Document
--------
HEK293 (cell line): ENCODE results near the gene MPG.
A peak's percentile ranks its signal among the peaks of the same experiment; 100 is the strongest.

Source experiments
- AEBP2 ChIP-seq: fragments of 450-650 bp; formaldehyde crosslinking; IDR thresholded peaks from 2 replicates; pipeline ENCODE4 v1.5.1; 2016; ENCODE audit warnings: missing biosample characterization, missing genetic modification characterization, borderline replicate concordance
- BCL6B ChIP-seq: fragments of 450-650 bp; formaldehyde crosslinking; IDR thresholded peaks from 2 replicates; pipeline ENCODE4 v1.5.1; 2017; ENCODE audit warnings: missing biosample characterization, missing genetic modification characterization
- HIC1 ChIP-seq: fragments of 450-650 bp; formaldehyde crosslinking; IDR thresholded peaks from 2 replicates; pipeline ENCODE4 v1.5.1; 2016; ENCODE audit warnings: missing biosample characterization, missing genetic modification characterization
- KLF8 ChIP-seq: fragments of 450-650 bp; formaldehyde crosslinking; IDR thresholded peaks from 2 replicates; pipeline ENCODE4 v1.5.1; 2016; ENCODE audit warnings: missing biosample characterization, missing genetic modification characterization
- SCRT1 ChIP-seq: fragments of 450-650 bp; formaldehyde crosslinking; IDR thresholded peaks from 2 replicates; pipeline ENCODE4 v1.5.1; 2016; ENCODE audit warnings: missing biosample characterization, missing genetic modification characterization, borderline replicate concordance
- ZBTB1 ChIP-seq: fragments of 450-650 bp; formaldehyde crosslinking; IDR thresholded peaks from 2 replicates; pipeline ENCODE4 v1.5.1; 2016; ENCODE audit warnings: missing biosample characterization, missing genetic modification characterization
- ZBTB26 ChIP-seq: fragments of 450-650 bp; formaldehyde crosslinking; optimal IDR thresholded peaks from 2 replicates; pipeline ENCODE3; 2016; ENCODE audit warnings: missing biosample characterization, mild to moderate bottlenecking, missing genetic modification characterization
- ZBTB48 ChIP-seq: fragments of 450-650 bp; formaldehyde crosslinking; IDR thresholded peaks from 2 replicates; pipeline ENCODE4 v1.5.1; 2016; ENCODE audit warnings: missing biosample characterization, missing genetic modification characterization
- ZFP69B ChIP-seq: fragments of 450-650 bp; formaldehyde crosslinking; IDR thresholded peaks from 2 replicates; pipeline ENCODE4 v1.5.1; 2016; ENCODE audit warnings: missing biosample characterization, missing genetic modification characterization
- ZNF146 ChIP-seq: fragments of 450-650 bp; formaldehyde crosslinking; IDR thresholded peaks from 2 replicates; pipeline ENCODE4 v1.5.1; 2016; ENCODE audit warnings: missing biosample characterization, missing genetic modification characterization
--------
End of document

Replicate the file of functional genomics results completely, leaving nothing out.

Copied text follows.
HEK293 (cell line): ENCODE results near the gene MPG.
A peak's percentile ranks its signal among the peaks of the same experiment; 100 is the strongest.

Source experiments
- AEBP2 ChIP-seq: fragments of 450-650 bp; formaldehyde crosslinking; IDR thresholded peaks from 2 replicates; pipeline ENCODE4 v1.5.1; 2016; ENCODE audit warnings: missing biosample characterization, missing genetic modification characterization, borderline replicate concordance
- BCL6B ChIP-seq: fragments of 450-650 bp; formaldehyde crosslinking; IDR thresholded peaks from 2 replicates; pipeline ENCODE4 v1.5.1; 2017; ENCODE audit warnings: missing biosample characterization, missing genetic modification characterization
- HIC1 ChIP-seq: fragments of 450-650 bp; formaldehyde crosslinking; IDR thresholded peaks from 2 replicates; pipeline ENCODE4 v1.5.1; 2016; ENCODE audit warnings: missing biosample characterization, missing genetic modification characterization
- KLF8 ChIP-seq: fragments of 450-650 bp; formaldehyde crosslinking; IDR thresholded peaks from 2 replicates; pipeline ENCODE4 v1.5.1; 2016; ENCODE audit warnings: missing biosample characterization, missing genetic modification characterization
- SCRT1 ChIP-seq: fragments of 450-650 bp; formaldehyde crosslinking; IDR thresholded peaks from 2 replicates; pipeline ENCODE4 v1.5.1; 2016; ENCODE audit warnings: missing biosample characterization, missing genetic modification characterization, borderline replicate concordance
- ZBTB1 ChIP-seq: fragments of 450-650 bp; formaldehyde crosslinking; IDR thresholded peaks from 2 replicates; pipeline ENCODE4 v1.5.1; 2016; ENCODE audit warnings: missing biosample characterization, missing genetic modification characterization
- ZBTB26 ChIP-seq: fragments of 450-650 bp; formaldehyde crosslinking; optimal IDR thresholded peaks from 2 replicates; pipeline ENCODE3; 2016; ENCODE audit warnings: missing biosample characterization, mild to moderate bottlenecking, missing genetic modification characterization
- ZBTB48 ChIP-seq: fragments of 450-650 bp; formaldehyde crosslinking; IDR thresholded peaks from 2 replicates; pipeline ENCODE4 v1.5.1; 2016; ENCODE audit warnings: missing biosample characterization, missing genetic modification characterization
- ZFP69B ChIP-seq: fragments of 450-650 bp; formaldehyde crosslinking; IDR thresholded peaks from 2 replicates; pipeline ENCODE4 v1.5.1; 2016; ENCODE audit warnings: missing biosample characterization, missing genetic modification characterization
- ZNF146 ChIP-seq: fragments of 450-650 bp; formaldehyde crosslinking; IDR thresholded peaks from 2 replicates; pipeline ENCODE4 v1.5.1; 2016; ENCODE audit warnings: missing biosample characterization, missing genetic modification characterization